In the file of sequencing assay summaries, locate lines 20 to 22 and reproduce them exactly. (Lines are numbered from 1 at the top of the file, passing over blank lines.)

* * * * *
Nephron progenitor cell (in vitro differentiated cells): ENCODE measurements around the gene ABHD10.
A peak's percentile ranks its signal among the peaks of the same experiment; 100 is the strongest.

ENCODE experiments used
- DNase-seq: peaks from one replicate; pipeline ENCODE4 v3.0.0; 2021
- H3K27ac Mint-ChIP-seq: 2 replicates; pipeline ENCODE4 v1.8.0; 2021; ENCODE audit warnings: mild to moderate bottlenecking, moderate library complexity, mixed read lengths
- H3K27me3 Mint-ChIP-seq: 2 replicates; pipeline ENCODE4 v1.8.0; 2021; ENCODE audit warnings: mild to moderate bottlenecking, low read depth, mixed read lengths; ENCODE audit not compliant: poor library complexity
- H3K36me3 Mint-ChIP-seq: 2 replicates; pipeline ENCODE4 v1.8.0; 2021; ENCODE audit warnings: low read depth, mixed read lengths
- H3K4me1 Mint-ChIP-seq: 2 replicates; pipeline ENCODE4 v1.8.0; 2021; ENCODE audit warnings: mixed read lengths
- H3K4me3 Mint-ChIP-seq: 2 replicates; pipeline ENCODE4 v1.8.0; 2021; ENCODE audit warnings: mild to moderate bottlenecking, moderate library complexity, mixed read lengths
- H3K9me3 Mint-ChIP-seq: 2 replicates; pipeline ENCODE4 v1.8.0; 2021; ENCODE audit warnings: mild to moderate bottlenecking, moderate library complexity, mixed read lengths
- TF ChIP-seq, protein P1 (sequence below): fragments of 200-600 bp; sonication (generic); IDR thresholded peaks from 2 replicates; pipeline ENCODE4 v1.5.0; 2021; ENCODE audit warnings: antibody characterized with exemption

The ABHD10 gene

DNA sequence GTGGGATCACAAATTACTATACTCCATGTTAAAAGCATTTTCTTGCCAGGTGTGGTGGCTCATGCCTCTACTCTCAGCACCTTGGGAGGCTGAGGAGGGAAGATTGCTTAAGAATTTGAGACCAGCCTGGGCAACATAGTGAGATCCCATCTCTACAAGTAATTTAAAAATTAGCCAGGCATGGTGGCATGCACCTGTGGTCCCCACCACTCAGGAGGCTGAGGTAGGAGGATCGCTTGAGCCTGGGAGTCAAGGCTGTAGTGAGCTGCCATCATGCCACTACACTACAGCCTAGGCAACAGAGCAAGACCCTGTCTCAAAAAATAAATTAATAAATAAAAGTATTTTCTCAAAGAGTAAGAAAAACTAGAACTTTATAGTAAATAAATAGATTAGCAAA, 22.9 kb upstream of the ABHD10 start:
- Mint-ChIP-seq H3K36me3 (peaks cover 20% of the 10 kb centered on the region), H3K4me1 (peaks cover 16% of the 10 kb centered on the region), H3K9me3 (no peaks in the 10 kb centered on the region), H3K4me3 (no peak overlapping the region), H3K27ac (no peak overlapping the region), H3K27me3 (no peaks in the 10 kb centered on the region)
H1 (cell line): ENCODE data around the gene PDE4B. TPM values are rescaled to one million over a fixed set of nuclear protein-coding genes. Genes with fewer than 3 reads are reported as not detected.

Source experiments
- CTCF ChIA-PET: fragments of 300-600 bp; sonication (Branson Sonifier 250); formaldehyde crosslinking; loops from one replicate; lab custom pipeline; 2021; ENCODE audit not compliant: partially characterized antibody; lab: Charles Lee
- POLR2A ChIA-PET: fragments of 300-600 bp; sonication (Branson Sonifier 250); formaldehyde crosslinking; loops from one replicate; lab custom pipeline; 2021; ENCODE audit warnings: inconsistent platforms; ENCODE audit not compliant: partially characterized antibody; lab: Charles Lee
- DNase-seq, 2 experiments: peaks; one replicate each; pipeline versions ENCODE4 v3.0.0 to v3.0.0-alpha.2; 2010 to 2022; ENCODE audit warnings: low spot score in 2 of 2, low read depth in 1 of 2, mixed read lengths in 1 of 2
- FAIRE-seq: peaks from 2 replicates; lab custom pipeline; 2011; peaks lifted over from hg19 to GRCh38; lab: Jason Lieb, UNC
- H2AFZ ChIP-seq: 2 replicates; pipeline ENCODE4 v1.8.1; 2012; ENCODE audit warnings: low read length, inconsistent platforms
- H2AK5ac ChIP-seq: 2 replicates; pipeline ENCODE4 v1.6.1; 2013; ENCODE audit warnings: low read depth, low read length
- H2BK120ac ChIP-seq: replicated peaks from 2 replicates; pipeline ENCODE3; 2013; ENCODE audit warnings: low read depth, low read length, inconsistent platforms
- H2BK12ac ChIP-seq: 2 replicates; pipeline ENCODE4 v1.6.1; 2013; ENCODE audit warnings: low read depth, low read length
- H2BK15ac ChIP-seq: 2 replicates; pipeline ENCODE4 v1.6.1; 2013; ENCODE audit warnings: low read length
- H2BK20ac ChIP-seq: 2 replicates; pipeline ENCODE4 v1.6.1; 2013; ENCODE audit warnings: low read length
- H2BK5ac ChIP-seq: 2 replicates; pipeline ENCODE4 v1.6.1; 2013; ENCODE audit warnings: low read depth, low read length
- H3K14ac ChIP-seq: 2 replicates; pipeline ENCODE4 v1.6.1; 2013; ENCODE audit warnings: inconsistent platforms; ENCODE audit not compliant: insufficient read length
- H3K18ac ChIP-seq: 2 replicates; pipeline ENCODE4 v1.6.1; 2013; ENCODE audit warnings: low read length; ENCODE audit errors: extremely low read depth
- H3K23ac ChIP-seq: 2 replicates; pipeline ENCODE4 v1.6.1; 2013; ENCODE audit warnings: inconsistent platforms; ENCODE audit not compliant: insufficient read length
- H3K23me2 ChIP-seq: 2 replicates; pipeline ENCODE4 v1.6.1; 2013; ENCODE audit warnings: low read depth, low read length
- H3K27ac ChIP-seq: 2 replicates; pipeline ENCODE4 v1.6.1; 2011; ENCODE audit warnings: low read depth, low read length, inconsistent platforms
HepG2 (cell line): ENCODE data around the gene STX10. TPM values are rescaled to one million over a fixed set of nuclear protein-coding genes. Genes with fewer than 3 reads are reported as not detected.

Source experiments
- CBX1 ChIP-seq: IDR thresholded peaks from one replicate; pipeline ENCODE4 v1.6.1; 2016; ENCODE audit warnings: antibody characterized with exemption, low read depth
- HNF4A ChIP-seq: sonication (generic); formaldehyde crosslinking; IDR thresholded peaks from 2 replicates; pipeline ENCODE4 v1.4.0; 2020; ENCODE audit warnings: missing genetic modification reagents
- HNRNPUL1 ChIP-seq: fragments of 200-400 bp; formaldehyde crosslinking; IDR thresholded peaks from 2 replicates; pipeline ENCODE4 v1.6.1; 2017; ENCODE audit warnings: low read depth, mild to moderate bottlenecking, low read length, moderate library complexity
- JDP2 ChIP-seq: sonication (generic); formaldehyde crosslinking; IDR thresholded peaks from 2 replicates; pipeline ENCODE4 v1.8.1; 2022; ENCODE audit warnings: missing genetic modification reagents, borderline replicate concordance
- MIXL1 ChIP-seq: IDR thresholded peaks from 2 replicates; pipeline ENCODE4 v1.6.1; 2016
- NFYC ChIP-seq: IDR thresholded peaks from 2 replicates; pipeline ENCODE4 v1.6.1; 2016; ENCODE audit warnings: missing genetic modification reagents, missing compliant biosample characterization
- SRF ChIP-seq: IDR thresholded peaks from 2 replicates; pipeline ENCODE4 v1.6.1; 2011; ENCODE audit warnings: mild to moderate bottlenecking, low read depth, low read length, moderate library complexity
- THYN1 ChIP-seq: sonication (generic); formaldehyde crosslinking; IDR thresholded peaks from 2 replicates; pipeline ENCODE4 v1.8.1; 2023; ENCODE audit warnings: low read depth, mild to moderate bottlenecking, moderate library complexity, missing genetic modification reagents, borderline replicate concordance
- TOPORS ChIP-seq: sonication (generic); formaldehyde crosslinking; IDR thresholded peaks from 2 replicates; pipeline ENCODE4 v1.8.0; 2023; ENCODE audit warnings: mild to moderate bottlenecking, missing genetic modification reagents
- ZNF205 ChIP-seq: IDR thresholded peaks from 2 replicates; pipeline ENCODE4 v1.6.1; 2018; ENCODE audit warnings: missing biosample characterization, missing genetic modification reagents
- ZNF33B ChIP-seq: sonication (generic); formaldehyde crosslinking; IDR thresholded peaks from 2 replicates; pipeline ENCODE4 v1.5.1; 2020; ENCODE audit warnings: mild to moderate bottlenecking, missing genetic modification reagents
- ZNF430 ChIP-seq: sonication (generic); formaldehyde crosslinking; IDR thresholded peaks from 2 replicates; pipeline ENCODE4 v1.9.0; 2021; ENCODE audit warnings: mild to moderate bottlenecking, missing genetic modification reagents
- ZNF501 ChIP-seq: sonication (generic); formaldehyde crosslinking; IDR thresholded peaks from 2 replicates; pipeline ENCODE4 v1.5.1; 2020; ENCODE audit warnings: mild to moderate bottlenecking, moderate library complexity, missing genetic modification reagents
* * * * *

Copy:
- FAIRE-seq: peaks from 2 replicates; lab custom pipeline; 2011; peaks lifted over from hg19 to GRCh38; lab: Jason Lieb, UNC
- H2AFZ ChIP-seq: 2 replicates; pipeline ENCODE4 v1.8.1; 2012; ENCODE audit warnings: low read length, inconsistent platforms
- H2AK5ac ChIP-seq: 2 replicates; pipeline ENCODE4 v1.6.1; 2013; ENCODE audit warnings: low read depth, low read length